once you're done processing it. In fact, one of Xalan's more obscure and
underdocumented extensions does discard trees, though only in specific
situations; we added that to handle the
foreach-over-a-list-of-document()s situation... but I don't think
there's a generalized version which would address your case. (We'd
started investigating one, actually, then Other Priorities Intervenes.)

> could you point me to some examples? 2. I'm tantlized by the reference
> that I noted in my original post to a suggestion that a "SAX Pipeline"
> be used to process very large XML files. To me that sounds like a
> sequential processor of XML with XSLT.


I think that was probably intended to be a reference to hand-coded SAX
processing.

But actually, you *could* do a compromise: hand-code a SAX processor
which essentially breaks the large document up into a series of smaller
ones and runs XSLT transforms on each one via its API (eg TrAX, of
you're working in Java), then reassembles the output of those
transformations into a single document again.

--
() ASCII Ribbon Campaign | Joe Kesselman
/\ Stamp out HTML e-mail! | System architexture and kinetic poetry
 
Reply With Quote
 
lennyw@comcast.net
Guest
Posts: n/a
 
      05-22-2006
Jurgen, I looked at your reference to xmlgawk in some detail, and it
seems pretty encouraging; not only for the problem I stated, but for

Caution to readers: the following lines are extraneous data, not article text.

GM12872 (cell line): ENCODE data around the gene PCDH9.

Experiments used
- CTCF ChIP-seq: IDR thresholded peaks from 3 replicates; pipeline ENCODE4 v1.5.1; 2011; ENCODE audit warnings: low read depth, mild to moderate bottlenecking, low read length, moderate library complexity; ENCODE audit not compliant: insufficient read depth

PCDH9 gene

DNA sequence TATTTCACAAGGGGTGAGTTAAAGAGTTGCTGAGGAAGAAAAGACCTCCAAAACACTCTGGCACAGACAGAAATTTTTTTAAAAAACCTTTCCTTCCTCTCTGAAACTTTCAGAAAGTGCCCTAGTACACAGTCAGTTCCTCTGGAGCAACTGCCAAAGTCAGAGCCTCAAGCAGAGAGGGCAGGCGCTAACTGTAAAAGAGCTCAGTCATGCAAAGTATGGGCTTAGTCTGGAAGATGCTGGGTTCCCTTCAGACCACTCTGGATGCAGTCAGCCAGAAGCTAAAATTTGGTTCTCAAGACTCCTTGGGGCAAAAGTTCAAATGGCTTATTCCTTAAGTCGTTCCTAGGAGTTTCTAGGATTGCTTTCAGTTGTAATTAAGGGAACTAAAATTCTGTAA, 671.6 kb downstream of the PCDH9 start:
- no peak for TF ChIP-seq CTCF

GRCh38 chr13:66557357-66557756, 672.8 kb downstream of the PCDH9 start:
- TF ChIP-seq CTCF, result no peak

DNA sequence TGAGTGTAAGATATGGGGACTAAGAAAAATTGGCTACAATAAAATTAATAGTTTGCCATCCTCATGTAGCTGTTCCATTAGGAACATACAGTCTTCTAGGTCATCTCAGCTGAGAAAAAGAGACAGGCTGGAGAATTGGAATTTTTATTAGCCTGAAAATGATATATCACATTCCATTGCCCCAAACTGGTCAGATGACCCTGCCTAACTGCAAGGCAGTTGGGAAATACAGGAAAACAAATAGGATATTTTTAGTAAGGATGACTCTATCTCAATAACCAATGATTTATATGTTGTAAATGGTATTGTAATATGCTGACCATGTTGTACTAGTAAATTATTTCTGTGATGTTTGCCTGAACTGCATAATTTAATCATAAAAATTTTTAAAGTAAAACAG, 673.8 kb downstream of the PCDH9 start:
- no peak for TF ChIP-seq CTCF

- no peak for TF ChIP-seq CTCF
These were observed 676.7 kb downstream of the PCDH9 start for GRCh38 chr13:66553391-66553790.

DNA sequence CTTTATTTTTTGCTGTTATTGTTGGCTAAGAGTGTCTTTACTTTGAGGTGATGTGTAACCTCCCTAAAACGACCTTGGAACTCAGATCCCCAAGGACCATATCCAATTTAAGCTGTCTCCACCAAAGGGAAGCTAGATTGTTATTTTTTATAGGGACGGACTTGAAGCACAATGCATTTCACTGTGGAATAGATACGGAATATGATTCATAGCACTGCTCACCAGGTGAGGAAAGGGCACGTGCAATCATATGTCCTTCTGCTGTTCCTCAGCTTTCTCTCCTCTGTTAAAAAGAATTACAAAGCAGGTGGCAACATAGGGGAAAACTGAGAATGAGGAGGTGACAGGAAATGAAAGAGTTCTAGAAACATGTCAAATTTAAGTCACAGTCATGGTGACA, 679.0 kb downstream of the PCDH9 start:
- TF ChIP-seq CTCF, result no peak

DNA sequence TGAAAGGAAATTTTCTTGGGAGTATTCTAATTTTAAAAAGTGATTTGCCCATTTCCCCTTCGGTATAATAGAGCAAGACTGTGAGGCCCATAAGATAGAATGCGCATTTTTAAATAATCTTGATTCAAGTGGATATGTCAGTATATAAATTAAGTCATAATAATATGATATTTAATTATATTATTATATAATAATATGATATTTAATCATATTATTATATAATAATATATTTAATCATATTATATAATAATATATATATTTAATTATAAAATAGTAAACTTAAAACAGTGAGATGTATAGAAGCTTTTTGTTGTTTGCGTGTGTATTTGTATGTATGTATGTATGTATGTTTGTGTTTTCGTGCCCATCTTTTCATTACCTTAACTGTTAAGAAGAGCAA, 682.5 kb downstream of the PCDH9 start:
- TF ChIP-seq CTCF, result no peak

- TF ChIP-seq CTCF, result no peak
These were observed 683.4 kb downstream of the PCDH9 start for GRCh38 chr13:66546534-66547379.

web tie-ins on XML data. I will look at your document in more detail
and at the references (especially XMLBooster, xmllib and Expat). But in
the mean time could you let me know directly, or provide me with some
info on the following: How would I tie in xmlgawk to my primary
application(s) in java. Would I do the equivalent of an exec(..) of the
awk processor and then look for an exit code or is there a library that
ties it in more directly (similar to the XSLT library for Java)?

I'm looking forward to seeing if xmlgawk would be a reasonable half
step between purely procedural code and XSLT; either premanently, or
until XSLT can handle the kinds of XML files I'm called on to process.

Thanks for the reference!

Lenny W.

 
Reply With Quote
 
 
 
Reply

Thread Tools

Posting Rules
You may not post new threads
You may not post replies
You may not post attachments
You may not edit your posts

BB code is On
Smilies are On
[IMG] code is On
HTML code is Off
Trackbacks are On
Pingbacks are On
Refbacks are Off


Similar Threads
Thread Thread Starter Forum Replies Last Post
OutputStream from a URLConnection produces an OutOfMemory OutputStream from a URLConnection produces an OutOfMemory WinstonSmith_101@hotmail.com Java 2 10-25-2006 04:45 PM
Problem: XSLT on a large XML using Java results in OutOfMemory error Lenny Wintfeld Java 0 05-17-2006 03:45 PM
Different results parsing a XML file with XML::Simple (XML::Sax vs. XML::Parser) Erik Wasser Perl Misc 5 03-05-2006 10:09 PM
java.lang.OutOfMemory. Pinpoint & Mac. vers. Linux Rune Java 2 02-19-2005 04:24 AM
java.lang.OutOfMemory Michael Borgwardt Java 8 05-15-2004 02:52 PM



Advertisments